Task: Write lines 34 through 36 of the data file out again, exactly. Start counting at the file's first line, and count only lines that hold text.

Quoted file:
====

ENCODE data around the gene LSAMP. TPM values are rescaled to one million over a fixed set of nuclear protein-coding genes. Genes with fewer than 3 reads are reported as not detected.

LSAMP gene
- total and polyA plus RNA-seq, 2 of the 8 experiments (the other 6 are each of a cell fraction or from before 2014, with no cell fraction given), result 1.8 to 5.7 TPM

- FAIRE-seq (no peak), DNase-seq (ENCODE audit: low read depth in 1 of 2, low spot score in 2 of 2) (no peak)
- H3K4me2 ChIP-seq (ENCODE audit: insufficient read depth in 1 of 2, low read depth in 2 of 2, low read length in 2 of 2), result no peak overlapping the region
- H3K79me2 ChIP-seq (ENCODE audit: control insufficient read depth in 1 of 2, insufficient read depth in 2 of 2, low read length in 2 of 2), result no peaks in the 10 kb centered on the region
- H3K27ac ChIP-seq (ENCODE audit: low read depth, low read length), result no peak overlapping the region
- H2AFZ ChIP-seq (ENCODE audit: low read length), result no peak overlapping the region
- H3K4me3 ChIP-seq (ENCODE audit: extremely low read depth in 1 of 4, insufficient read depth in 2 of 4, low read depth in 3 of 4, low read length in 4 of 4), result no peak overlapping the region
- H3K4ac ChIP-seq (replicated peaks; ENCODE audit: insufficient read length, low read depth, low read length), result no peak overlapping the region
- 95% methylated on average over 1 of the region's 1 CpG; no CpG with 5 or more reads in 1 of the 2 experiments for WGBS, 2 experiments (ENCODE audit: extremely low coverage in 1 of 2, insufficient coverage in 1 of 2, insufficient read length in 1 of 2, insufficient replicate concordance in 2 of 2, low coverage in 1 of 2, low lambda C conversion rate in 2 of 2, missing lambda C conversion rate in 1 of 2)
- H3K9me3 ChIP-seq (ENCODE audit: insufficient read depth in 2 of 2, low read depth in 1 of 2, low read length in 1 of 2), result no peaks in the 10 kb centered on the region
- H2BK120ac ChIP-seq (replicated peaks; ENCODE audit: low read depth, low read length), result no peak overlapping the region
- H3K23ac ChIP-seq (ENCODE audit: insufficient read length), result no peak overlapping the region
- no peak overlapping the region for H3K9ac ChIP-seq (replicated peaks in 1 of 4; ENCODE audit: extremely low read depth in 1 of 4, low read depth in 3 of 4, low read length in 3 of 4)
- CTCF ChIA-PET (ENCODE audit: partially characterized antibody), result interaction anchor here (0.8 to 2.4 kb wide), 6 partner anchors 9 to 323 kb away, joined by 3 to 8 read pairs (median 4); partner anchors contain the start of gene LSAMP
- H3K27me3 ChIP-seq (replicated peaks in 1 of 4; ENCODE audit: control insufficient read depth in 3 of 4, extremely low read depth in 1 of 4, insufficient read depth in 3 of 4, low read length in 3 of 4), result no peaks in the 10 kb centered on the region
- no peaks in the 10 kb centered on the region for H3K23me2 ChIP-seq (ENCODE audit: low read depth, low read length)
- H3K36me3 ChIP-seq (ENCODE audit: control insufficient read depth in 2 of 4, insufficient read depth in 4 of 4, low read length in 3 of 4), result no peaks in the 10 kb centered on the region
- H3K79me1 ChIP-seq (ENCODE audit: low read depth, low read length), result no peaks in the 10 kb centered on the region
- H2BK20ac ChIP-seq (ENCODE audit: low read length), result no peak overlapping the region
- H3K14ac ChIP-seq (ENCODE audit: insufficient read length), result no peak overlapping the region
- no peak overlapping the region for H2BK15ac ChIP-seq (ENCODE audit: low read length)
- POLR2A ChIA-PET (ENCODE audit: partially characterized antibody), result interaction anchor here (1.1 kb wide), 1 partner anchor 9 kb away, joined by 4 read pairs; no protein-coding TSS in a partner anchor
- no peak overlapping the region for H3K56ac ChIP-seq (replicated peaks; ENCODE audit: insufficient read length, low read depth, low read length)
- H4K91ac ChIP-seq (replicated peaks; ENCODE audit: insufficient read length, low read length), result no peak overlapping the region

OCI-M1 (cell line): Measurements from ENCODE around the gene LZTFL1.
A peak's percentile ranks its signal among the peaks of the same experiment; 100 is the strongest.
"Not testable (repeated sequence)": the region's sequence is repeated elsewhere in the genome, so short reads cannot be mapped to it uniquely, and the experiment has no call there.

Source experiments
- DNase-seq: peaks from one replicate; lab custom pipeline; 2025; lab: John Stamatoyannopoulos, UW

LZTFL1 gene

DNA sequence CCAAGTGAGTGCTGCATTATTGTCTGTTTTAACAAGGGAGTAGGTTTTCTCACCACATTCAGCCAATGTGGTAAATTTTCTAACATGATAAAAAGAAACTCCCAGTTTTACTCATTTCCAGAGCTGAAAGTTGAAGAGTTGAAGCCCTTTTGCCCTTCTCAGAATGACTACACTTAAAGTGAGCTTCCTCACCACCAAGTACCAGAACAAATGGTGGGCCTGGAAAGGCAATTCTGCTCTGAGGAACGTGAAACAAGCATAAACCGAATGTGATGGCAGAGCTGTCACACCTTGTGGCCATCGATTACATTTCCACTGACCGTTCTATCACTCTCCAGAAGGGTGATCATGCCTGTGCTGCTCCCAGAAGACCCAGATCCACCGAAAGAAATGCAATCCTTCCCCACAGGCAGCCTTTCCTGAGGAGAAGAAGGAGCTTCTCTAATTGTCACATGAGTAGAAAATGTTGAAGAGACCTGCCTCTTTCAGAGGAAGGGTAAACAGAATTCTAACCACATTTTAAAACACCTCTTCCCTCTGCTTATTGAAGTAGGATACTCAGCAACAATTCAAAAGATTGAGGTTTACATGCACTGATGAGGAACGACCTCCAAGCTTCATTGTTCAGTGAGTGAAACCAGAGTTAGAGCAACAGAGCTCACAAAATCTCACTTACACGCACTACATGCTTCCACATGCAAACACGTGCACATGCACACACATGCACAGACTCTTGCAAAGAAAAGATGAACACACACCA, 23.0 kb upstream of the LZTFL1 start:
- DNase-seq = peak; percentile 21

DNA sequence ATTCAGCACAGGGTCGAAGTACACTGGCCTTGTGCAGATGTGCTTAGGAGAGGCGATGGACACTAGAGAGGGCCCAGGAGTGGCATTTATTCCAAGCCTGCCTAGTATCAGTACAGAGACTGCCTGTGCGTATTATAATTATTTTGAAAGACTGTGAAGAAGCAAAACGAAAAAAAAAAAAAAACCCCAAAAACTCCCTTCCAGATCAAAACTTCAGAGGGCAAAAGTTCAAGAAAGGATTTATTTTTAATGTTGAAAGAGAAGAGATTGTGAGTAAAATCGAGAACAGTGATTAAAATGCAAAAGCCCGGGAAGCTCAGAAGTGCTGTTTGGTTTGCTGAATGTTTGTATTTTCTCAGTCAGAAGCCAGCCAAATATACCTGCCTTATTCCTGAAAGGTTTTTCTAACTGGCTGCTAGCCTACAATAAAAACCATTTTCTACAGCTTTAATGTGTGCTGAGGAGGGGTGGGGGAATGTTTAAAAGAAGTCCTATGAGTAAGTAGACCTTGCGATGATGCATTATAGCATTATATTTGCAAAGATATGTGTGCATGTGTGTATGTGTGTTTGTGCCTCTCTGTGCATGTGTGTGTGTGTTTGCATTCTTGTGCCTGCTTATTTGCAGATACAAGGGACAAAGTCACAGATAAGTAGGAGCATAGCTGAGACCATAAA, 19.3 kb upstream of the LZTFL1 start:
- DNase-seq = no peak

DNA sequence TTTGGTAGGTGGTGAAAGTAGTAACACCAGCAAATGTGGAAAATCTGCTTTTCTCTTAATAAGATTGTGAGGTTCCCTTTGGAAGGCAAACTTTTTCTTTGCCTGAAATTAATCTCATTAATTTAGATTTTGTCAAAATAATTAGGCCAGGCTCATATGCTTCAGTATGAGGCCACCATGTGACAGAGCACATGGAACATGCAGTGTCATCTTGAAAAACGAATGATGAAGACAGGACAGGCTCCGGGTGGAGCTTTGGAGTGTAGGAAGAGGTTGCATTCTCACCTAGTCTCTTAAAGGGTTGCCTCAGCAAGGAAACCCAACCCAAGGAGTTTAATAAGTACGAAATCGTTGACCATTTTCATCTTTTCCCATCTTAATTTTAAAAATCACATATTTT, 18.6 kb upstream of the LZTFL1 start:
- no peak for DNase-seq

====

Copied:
- DNase-seq = peak; percentile 21

DNA sequence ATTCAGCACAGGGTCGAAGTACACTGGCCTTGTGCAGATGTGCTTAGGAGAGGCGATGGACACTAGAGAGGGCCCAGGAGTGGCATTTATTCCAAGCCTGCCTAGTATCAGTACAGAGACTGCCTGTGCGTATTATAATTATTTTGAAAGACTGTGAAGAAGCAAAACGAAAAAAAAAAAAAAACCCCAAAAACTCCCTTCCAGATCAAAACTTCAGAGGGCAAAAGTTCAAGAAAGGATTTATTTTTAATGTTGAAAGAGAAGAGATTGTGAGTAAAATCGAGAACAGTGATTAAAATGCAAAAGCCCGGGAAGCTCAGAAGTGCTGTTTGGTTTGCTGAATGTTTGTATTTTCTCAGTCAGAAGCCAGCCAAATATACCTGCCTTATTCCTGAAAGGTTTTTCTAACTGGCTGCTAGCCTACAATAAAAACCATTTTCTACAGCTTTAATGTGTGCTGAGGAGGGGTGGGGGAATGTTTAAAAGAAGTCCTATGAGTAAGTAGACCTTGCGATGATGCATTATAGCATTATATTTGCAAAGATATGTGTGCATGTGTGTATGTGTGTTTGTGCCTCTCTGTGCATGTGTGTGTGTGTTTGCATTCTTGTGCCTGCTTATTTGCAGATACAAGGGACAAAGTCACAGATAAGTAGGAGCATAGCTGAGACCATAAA, 19.3 kb upstream of the LZTFL1 start:
- DNase-seq = no peak